Advocates for the Afghan Adjustment Act “worry that . . . [this bill] will be dead in the water if pushed into a new session next year, when Republicans appear intent on scrutinizing the Biden administration over the chaotic Kabul evacuation. About 170 Afghans and 13 U.S. troops were killed in a suicide bombing during the operation. The United States killed 10 civilians in a botched drone strike days later.”

Contributing to this uncertainty will be the House Republicans pledge to investigate the Biden administration’s record on the southern border and to impeach Homeland Security Secretary Alejandro Mayorkas. Another problem would be responding to any court’s overturning the Deferred Action for Childhood Arrivals (DACA) program that has granted legal status to millions of people who were brought illegally to the U.S. as children. Especially despondent about this possibility is Greisa Martinez Rosas, a DACA recipient and executive director of United We Dream, the nation’s largest youth-led immigrant network. When she thinks about “ the millions of young immigrants, including DACA recipients, who have had to live their lives in a perpetual state of limbo, I am filled with righteous anger, which I channel into action and a discipline of hope that we are working to create the conditions for us to win and to build the futures we deserve.”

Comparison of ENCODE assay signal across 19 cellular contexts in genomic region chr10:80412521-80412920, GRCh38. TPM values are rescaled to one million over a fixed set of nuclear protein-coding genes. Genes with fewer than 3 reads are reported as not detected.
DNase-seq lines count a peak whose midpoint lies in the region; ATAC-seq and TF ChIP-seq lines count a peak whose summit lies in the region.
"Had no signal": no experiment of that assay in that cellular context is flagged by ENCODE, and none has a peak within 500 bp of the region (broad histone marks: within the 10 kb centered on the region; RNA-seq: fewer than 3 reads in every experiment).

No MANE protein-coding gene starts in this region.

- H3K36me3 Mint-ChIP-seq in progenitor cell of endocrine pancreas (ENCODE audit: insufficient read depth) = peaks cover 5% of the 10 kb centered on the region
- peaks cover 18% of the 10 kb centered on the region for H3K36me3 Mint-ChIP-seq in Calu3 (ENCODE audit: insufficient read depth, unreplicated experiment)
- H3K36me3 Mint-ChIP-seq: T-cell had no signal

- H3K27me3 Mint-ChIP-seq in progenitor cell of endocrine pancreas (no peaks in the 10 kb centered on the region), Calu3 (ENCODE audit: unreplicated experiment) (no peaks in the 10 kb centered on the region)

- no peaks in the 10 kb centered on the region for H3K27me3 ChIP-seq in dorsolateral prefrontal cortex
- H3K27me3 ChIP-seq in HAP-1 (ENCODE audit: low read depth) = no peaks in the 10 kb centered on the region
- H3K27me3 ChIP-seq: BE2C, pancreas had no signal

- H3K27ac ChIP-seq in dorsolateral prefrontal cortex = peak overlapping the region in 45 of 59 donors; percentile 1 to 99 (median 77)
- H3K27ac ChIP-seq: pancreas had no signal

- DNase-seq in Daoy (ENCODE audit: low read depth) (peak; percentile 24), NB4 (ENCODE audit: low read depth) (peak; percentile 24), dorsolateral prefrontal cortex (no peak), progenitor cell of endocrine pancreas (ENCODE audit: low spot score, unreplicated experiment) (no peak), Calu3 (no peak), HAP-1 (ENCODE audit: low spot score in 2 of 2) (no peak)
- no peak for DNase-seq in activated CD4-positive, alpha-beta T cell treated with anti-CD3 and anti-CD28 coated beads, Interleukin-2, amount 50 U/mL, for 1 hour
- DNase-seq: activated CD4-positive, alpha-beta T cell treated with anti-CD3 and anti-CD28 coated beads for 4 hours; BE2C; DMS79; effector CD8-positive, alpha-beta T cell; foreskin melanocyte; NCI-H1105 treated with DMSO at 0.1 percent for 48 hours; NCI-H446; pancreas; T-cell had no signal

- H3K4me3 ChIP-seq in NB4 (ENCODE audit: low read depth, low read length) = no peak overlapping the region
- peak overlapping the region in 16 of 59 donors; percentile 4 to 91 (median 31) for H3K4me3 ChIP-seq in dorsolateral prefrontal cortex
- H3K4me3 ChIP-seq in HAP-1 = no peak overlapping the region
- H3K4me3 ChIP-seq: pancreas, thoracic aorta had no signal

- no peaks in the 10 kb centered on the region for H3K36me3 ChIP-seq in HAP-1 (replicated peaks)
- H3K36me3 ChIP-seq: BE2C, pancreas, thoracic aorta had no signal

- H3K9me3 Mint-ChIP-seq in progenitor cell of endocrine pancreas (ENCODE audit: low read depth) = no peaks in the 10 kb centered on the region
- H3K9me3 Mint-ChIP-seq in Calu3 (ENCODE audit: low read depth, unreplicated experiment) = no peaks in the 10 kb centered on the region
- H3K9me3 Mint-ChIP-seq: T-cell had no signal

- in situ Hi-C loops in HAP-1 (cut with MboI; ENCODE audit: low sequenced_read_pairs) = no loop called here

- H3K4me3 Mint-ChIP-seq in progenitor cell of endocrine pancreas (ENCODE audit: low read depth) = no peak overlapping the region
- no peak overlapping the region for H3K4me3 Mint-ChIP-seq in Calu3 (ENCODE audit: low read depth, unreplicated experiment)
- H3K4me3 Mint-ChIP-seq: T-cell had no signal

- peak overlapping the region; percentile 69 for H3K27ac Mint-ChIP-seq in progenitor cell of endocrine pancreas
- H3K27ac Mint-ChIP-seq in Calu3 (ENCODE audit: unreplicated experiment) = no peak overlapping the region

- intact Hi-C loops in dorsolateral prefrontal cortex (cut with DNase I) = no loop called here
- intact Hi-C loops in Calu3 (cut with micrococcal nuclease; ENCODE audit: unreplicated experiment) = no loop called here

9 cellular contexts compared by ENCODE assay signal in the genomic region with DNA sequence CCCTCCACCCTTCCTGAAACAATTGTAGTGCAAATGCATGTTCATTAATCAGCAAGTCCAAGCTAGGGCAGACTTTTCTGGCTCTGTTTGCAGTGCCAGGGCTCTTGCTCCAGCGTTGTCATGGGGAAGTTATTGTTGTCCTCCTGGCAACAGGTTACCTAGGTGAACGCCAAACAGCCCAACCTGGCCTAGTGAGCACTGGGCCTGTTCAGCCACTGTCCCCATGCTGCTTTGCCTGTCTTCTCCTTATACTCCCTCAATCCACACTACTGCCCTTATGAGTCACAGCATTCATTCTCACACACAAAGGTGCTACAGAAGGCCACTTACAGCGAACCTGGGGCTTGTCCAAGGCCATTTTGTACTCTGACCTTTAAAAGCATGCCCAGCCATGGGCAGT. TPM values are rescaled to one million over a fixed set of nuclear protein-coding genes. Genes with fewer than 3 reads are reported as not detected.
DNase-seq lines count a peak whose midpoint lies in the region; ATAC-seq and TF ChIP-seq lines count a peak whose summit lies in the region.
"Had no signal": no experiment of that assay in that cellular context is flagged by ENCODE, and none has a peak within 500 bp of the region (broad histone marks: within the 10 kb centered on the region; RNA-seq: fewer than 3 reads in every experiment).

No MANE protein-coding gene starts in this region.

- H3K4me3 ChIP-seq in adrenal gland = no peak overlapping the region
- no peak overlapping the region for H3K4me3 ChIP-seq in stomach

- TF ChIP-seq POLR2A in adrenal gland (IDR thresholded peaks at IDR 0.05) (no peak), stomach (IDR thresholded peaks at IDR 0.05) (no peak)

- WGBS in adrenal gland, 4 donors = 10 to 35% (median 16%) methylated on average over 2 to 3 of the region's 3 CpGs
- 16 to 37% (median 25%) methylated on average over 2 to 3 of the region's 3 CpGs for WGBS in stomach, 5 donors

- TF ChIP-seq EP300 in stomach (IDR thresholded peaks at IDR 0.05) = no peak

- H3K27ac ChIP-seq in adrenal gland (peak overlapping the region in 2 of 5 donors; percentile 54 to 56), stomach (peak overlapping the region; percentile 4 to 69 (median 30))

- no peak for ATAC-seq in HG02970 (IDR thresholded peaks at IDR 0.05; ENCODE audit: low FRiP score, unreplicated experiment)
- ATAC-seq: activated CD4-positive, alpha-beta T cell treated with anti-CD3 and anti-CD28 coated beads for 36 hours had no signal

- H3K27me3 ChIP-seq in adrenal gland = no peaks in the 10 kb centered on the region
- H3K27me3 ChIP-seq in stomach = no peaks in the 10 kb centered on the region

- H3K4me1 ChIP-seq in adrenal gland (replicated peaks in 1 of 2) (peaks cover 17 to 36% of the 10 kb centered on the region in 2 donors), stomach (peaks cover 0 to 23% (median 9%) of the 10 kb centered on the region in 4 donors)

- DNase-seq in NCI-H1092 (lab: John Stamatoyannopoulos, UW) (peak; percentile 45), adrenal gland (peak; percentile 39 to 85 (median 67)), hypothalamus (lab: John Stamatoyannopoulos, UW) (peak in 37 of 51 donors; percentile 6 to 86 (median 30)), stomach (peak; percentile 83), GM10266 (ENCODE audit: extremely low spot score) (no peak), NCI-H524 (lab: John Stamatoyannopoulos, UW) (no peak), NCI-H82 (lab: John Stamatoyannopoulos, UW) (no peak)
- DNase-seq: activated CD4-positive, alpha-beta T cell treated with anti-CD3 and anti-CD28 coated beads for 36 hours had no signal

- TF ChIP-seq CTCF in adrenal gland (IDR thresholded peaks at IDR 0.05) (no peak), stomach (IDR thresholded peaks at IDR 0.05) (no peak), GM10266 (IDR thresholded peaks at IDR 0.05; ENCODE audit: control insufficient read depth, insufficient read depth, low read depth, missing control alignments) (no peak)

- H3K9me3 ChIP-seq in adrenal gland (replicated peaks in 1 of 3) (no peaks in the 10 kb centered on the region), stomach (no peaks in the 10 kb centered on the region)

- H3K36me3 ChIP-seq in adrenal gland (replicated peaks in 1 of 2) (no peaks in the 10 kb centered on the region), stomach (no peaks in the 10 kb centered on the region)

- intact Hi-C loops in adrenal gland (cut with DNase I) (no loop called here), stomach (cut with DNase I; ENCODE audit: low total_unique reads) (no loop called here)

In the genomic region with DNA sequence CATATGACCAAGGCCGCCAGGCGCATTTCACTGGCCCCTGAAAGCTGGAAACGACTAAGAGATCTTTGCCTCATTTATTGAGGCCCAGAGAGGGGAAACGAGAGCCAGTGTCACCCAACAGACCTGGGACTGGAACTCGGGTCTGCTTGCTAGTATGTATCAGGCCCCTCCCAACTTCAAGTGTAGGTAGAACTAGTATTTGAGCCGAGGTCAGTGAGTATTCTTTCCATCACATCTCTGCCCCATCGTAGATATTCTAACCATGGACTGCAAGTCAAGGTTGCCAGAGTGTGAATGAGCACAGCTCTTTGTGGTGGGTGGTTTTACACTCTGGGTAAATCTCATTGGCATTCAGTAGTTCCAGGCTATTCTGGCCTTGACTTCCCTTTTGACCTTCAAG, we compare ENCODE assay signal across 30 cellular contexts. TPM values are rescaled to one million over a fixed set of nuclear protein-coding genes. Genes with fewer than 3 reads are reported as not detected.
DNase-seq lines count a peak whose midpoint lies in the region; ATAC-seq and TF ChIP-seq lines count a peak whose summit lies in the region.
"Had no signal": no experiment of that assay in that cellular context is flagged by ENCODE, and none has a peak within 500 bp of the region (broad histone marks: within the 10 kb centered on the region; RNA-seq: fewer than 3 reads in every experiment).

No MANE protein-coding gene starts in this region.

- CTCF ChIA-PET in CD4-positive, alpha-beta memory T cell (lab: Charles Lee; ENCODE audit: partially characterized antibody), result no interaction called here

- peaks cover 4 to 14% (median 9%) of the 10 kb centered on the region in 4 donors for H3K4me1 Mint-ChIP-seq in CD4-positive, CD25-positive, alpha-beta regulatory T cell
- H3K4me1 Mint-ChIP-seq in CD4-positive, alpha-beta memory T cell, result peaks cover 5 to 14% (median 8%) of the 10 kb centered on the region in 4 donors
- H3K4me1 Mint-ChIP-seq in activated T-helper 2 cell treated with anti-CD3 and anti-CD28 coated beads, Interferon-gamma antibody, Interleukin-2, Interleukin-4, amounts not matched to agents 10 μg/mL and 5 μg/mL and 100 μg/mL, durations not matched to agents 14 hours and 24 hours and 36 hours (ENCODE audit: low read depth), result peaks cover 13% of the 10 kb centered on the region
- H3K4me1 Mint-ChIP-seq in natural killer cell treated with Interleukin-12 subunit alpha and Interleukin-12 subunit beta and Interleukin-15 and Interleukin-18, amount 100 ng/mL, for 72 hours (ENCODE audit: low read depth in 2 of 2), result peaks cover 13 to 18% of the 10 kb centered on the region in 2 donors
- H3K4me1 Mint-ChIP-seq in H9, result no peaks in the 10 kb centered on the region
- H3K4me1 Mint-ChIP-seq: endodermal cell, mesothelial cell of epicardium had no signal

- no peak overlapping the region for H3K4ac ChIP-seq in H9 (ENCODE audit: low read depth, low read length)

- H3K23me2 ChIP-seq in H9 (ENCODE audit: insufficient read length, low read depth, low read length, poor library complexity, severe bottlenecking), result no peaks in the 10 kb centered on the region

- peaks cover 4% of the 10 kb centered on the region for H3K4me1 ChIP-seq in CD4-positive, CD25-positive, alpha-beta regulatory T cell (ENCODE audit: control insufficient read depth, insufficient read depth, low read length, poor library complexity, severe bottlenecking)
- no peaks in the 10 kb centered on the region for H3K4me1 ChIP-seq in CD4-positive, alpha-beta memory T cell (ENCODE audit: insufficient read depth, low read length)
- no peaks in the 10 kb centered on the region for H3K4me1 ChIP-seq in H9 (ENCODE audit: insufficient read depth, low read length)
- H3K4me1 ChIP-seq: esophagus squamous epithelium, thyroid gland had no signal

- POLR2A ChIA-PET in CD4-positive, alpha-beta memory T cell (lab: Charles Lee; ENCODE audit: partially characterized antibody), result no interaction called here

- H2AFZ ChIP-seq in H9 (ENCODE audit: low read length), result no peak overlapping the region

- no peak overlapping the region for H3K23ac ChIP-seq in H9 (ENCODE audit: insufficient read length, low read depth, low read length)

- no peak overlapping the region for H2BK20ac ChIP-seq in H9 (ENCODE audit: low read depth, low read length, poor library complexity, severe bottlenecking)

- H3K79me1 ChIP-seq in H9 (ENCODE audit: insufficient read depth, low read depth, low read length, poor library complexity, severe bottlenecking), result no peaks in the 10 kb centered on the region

Comments with corrections or additional thoughts on these complex  issues are welcomed.



[1] Need to Prod Congress To Enact the Afghan Adjustment Act, (Dec. 17, 2022);

Apparent Failure of Bipartisan Immigration Reform Bill, (Dec.18, 2022).

[2] Freking, Lawmakers unveil $1.7T bill to avoid shutdown, boost Ukraine, Seattle Times (Dec. 20, 2022)..

[3] Romm, Senate approves $1.7 trillion omnibus bill to fund government, Wash. Post (Dec. 22, 2022); Hughes, Collins & Wise, Senate Passes $1.65 Trillion Omnibus Bill After Deal on Title 42 Votes, W.S.J. (Dec. 22, 2022); Cochrane, Senate Passes $1.7 Trillion Spending Bill, in Bid to Avert Government Shutdown, N.Y. Times (Dec. 22, 2022);

4/ Romm, House approves $1,7 trillion omnibus bill amid GOP objections, sending it to Biden, Wash.Post (Dec. 23, 2022).